Messenger - Vol. 1, No. 2, Page 6
Winter 1992
Too early to fail?; Pressures and benefits of pre-school education
     In her latest book, Academic Instruction in Early Childhood:
Challenge or Pressure?, Marion C. Hyson, acting chairperson of the
Department of Individual and Family Studies, examines the debate over
the costs and benefits of emphasizing academic skills with young
     "Some have argued that formal academic instruction and high
performance expectations give young children a head start on school
achievement. Others have held just as strongly that these expectations
are developmentally inappropriate, leading only to superficial
learning and damaging pressures," she writes with co- editors Leslie
Rescorla and Kathy Hirsh-Pasek in the book's introduction.
     "There is a great deal of interest in this topic now, as across
the country, a number of states are becoming more and more interested
in early-childhood education and trying to decide what kinds of
programs really are best for young children," Hyson says.
     "President Bush has said one of the educational goals for
Americans for the year 2000 is that every child start school ready to
learn. People are asking: What does that mean? Ready in an academic
sense? What kinds of programs would be helpful in reaching this goal?"
     Hyson's book, a source book of supplementary reading for students
and academics working with child development, also appeals to teachers
and parents of young children. When the publisher Jossey-Bass Inc. set
up a booth at the recent conference of the National Association for
the Education of Young Children conference, the book sold out rapidly
on the first day it was available.
     In their book, Hyson, Rescorla and Hirsh-Pasek were careful to
include research from a number of sources as well as contributing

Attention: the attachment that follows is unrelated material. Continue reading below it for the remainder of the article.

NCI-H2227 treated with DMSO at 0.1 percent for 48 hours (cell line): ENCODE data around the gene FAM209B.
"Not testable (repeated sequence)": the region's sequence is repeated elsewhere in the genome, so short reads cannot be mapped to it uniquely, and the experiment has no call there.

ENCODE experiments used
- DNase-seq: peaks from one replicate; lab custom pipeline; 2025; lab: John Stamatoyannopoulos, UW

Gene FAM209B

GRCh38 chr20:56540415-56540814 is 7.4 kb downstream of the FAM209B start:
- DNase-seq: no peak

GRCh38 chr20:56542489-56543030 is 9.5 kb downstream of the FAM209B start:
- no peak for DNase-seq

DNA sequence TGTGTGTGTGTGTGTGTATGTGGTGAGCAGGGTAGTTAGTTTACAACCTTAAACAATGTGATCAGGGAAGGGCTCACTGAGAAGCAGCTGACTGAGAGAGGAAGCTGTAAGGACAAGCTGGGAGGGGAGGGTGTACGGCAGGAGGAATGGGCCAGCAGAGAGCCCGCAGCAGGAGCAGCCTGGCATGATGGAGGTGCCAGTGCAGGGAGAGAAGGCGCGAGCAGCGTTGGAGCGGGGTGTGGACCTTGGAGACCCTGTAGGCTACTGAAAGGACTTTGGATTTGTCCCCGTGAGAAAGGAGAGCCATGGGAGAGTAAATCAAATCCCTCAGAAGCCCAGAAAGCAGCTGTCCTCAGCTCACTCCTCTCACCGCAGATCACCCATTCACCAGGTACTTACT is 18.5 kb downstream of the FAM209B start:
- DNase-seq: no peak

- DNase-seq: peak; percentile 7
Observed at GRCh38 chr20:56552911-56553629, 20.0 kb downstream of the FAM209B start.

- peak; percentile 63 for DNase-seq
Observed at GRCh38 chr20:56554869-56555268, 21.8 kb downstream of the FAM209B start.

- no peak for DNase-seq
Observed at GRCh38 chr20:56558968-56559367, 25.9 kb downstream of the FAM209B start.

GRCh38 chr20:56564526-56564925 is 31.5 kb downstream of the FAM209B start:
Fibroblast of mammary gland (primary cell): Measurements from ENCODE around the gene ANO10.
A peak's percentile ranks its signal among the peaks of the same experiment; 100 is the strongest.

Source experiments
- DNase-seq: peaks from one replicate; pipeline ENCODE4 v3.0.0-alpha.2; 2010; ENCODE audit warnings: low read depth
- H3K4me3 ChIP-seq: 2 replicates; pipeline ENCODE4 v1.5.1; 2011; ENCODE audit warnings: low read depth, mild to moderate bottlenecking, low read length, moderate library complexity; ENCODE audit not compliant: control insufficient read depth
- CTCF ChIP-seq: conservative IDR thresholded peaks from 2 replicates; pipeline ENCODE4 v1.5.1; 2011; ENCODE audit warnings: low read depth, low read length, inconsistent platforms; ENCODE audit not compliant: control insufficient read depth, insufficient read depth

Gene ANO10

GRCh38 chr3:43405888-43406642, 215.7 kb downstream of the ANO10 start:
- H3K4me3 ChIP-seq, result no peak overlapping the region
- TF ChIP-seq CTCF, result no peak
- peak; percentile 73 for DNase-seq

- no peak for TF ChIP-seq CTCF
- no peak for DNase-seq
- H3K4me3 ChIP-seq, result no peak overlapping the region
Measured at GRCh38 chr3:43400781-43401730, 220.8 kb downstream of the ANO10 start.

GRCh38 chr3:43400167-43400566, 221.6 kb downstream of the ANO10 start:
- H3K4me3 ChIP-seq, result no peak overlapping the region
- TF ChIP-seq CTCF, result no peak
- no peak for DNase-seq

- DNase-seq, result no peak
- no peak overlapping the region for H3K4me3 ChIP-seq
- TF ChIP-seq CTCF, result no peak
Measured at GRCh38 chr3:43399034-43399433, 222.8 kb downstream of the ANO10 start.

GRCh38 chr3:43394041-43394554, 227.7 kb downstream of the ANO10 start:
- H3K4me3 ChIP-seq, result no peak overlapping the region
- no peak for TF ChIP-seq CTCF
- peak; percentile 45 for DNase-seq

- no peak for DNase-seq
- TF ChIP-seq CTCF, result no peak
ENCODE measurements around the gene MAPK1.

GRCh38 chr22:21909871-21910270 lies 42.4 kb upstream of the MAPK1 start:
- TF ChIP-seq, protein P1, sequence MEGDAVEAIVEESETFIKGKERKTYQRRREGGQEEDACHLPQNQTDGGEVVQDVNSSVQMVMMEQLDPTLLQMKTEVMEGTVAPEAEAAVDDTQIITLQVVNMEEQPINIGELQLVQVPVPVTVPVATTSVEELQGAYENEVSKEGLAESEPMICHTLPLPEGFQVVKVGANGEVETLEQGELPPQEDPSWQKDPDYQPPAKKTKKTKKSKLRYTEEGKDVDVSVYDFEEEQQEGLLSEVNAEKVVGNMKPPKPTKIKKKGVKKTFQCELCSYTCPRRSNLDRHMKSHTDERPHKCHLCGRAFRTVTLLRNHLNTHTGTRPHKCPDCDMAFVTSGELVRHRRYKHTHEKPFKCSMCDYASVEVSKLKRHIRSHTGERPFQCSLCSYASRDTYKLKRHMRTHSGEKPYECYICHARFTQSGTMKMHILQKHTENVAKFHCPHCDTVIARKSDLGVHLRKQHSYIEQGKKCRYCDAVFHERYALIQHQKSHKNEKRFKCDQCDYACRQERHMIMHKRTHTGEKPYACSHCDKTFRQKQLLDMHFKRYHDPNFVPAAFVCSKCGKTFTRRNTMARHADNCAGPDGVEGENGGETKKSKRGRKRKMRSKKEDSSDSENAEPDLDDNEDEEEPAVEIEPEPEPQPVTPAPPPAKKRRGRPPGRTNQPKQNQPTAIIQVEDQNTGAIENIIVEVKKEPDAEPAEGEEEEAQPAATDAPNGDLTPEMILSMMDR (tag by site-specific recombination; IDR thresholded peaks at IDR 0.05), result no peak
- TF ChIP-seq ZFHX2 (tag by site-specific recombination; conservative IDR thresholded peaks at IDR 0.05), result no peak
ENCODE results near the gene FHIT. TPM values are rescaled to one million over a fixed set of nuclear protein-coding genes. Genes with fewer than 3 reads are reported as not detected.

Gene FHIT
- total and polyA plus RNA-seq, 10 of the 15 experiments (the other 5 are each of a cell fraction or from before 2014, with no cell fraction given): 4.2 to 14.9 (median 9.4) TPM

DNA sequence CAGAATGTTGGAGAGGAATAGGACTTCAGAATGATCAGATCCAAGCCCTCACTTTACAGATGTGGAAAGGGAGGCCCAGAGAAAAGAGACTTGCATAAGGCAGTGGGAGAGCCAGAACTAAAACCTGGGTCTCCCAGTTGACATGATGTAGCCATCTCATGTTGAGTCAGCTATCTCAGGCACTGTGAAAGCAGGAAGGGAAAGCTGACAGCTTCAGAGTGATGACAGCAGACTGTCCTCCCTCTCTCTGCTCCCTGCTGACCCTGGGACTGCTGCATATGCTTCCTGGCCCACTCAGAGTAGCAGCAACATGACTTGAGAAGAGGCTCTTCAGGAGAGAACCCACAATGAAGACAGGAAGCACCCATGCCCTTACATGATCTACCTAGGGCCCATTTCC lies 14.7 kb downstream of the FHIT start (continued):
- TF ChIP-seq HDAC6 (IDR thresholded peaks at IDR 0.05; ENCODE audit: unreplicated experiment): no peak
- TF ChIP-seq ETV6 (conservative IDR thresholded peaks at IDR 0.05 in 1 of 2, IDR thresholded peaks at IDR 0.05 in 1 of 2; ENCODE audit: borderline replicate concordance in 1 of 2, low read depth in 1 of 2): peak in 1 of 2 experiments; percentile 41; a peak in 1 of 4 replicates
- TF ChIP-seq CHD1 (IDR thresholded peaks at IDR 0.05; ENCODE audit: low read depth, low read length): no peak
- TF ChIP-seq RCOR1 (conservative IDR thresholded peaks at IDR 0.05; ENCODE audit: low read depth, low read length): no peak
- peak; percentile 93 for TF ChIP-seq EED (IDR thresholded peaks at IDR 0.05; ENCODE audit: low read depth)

chapters themselves.
     Hyson's first chapter focuses on the characteristics and origins
of an academic pre-school and examines what schools are doing to
emphasize or de-emphasize academics in early-childhood education.
     Her second chapter looks at the "hothousing" phenomenon, in which
parents structure a child's environment to hurry his or her growth.
She examines parental actions that contribute to the construction of
"hothouse" environments, both outside the home and within.
     "The chapter looks at how parents behave with children around
early-learning tasks. It examines what kinds of things parents do to
create what they think is an appropriate early-learning environment
for children and it looks at the reasons for parental differences,"
Hyson says.
     Much of the work in the book draws from an academic environments
study conducted by Hyson, Rescorla and Hirsh-Pasek several years ago.
In that study, the researchers examined the nature and developmental
consequences of parental and school academic expectations among
socio-economically advantaged families in Pennsylvania and Delaware.
Currently, Hyson and Rescorla are expanding that research by working
with minority and low-income families.
     "Preliminary findings suggest that, if anything, parents who have
fewer resources and those who are minorities feel even more strongly
about developing academic skills at an early age," Hyson says.
     Hyson also is working on a book on early emotional development
for Teachers College Press at Columbia, and she recently submitted a
grant proposal to allow her to conduct more research into emotions and
early-childhood education.
     -Beth Thomas